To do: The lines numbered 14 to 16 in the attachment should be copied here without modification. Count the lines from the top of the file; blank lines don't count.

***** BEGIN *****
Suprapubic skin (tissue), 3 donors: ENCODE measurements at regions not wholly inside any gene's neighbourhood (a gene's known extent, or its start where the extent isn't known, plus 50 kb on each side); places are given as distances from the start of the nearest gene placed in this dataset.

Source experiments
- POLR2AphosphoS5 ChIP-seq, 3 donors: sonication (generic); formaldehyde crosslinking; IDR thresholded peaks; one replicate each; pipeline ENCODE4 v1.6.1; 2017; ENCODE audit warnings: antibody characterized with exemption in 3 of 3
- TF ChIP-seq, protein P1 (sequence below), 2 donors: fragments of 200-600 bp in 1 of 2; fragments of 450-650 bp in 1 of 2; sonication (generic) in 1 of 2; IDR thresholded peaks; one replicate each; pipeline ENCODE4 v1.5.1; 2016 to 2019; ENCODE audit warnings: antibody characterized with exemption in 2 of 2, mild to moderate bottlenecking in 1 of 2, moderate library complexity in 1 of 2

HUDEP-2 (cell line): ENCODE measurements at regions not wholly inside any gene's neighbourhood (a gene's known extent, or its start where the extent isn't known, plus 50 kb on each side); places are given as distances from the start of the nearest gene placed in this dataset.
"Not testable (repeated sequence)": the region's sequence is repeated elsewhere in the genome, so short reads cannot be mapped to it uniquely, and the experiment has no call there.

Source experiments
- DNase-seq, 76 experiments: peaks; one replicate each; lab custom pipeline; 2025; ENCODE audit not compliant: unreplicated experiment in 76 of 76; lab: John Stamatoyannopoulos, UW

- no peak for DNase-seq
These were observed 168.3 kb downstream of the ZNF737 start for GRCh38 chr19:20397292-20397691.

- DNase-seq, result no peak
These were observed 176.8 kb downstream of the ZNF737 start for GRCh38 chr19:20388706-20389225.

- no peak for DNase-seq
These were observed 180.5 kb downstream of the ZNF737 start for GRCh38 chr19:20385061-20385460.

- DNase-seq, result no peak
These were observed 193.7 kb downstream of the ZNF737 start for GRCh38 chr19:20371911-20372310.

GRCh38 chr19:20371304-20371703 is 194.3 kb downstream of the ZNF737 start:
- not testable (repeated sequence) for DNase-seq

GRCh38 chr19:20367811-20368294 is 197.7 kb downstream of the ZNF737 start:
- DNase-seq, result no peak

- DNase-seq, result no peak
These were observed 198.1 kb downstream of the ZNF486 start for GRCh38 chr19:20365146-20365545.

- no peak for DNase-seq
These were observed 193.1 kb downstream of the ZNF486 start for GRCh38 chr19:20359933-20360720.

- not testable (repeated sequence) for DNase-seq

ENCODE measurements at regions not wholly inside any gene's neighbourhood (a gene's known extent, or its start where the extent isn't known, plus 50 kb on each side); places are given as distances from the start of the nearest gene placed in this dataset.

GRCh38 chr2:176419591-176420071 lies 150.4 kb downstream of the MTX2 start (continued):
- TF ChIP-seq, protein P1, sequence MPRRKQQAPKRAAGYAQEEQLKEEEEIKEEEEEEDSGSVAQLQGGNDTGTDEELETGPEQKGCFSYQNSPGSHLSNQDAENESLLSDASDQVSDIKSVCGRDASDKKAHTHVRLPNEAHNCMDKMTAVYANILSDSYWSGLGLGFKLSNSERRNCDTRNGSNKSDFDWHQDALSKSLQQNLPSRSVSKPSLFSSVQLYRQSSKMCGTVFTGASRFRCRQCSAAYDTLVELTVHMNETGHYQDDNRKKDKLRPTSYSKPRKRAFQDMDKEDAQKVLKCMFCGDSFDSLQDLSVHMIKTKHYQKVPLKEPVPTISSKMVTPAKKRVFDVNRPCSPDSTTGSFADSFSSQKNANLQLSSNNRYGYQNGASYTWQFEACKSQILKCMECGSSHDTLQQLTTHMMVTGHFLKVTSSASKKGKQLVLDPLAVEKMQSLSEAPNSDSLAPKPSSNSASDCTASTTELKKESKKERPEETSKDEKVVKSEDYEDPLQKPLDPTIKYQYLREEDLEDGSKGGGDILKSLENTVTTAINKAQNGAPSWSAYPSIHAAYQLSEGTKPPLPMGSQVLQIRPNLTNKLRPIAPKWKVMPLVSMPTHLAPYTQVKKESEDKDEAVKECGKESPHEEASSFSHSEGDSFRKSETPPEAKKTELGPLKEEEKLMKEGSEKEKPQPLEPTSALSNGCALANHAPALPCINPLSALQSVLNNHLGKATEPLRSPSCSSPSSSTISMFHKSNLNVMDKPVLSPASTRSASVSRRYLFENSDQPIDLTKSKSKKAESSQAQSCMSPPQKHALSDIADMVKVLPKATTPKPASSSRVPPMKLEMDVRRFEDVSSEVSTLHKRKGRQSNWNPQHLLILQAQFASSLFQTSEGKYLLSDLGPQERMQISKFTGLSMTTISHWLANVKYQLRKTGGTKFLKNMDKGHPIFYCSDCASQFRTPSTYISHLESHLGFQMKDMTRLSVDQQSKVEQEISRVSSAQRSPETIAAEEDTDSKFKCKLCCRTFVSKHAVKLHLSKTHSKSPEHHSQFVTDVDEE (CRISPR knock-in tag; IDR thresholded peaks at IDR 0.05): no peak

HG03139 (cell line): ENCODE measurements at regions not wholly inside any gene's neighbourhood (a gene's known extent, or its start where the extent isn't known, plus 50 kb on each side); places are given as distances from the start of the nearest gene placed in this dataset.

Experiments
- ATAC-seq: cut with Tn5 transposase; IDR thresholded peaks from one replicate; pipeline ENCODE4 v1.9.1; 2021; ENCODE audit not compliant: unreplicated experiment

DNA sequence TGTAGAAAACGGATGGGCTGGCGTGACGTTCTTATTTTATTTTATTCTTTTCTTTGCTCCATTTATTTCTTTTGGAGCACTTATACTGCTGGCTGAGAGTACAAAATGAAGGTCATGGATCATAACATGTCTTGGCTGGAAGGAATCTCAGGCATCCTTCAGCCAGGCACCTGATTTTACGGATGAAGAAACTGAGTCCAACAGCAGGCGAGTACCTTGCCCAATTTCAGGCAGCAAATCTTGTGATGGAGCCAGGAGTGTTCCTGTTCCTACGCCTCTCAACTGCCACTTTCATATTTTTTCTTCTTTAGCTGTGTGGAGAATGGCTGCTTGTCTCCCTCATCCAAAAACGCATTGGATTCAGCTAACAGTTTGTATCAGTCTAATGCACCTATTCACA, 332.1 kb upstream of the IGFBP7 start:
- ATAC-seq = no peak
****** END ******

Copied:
These were observed 180.5 kb downstream of the ZNF737 start for GRCh38 chr19:20385061-20385460.

- DNase-seq, result no peak
These were observed 193.7 kb downstream of the ZNF737 start for GRCh38 chr19:20371911-20372310.